The presence of women-led social enterprises (WLSEs) is increasing significantly in Indonesia’s entrepreneurial ecosystem and financial institutions are beginning to realize the potential of investing in women. However, at the moment, most investment specifically targeting WLSEs in Indonesia is focused on poverty reduction and concentrated at the micro level.
Social enterprises led by women have a particular set of opportunities. However, they also face particular sets of challenges. According to women entrepreneurs surveyed and interviewed for this study, enterprises that are growth-oriented quickly become too big for most grants, but remain too small for most investors. Therefore, there is a need for financiers to carefully consider ways to bridge the gap between enterprises which are too big for most grants but remain too small for most investors, and to tap into this unmet demand, including active outreach with messages that respond to identified gender-specific needs.
On the other hand, the support intended for enhancing WLSEs goes beyond finance. A ‘bundling of services’ is requested to accommodate the women’s needs in social enterprises. The provisions of business skills training, financial management training, sector-specific technical assistance, networking, mentorship and certification are therefore as important as financial support.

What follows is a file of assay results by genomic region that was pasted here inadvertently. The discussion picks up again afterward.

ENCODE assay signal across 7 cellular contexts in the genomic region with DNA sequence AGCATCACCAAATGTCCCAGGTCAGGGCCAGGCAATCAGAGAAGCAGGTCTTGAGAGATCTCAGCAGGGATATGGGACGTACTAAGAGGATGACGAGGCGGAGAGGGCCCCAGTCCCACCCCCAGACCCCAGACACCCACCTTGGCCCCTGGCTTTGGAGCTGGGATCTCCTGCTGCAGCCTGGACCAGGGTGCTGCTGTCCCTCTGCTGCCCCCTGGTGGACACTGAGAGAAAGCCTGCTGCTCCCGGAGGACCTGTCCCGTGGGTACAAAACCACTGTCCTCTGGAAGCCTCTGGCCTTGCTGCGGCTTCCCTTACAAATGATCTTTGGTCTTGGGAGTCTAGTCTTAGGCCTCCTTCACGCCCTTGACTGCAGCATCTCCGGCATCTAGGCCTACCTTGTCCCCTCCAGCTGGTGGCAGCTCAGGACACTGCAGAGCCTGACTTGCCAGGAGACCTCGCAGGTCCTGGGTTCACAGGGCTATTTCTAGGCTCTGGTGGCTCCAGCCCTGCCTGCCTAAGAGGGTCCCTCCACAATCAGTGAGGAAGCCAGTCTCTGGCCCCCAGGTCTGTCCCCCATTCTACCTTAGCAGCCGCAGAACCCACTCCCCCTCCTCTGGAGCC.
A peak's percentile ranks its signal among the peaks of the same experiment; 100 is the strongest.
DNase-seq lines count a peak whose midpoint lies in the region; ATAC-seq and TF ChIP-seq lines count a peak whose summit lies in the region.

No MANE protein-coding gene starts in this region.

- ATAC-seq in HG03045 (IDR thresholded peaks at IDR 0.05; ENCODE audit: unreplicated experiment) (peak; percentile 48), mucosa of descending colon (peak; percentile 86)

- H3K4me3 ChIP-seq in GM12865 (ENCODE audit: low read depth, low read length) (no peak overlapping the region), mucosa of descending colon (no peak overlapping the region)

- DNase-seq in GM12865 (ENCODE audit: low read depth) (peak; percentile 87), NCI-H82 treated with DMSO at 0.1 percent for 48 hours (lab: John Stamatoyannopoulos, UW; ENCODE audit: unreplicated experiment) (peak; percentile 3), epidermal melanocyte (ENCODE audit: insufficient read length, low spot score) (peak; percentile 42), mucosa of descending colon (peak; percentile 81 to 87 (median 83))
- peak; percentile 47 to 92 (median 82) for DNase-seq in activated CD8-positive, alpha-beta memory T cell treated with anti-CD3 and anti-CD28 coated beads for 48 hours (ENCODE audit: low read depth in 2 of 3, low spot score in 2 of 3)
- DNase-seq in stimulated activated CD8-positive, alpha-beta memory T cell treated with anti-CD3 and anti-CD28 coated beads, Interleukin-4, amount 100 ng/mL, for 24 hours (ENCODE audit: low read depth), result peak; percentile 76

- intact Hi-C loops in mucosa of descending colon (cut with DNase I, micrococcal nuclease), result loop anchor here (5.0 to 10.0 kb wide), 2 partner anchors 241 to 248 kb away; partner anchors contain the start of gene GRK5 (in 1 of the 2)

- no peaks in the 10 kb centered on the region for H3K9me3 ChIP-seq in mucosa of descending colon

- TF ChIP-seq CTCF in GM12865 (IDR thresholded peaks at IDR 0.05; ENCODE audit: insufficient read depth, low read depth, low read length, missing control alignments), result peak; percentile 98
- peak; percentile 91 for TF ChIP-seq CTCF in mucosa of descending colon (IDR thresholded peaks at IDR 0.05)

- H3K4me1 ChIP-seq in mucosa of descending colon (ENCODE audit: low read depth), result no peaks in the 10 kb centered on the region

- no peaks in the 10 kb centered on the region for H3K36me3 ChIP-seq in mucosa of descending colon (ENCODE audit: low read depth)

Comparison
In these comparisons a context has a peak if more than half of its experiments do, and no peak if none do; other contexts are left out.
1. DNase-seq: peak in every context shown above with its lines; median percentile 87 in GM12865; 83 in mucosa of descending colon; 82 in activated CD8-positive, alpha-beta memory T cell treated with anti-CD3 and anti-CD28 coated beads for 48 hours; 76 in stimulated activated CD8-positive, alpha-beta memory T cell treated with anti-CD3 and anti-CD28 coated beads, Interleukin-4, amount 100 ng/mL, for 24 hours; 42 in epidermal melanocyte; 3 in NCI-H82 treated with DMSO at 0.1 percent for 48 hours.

Out of the four sectors represented in this study (agriculture, fisheries, forestry and technology industry), agriculture industry has the fewest barriers to entry for women entrepreneurs at the bottom of the pyramid, which makes it easier for social enterprises in the middle to include them as suppliers as well as build their capacity to grow their operations in size and sophistication. Meanwhile, forestry industry, is the most difficult of the four sectors to explore for women-led social enterprises. There is a lack of data on women’s participation in the forestry sector. Timber business activities are dominated by men, whereas women’s participation is largely relegated to subsistence. In addition, women in social enterprises are facing discrimination in various ways that affect their ability to manage and grow their business. For example, earlystage enterprises, asserted that when meeting with potential creditors or investors, it helped to “have a man in the room” in order to be seriously considered. According to interviews, even if a financial institution doesn’t require men’s names on paper, they are sometimes requested in person.
Based on the survey conducted and the analysis made, this study has identified several tailor-made recommendations that can effectively support the increased financing of growth-oriented WLSEs. This includes informed and strategic targeting, better gender-disaggregated data, bundling services, messaging and marketing, business enabling environment, data synergies and leveraging and the provision of the Internet of Things (IoT).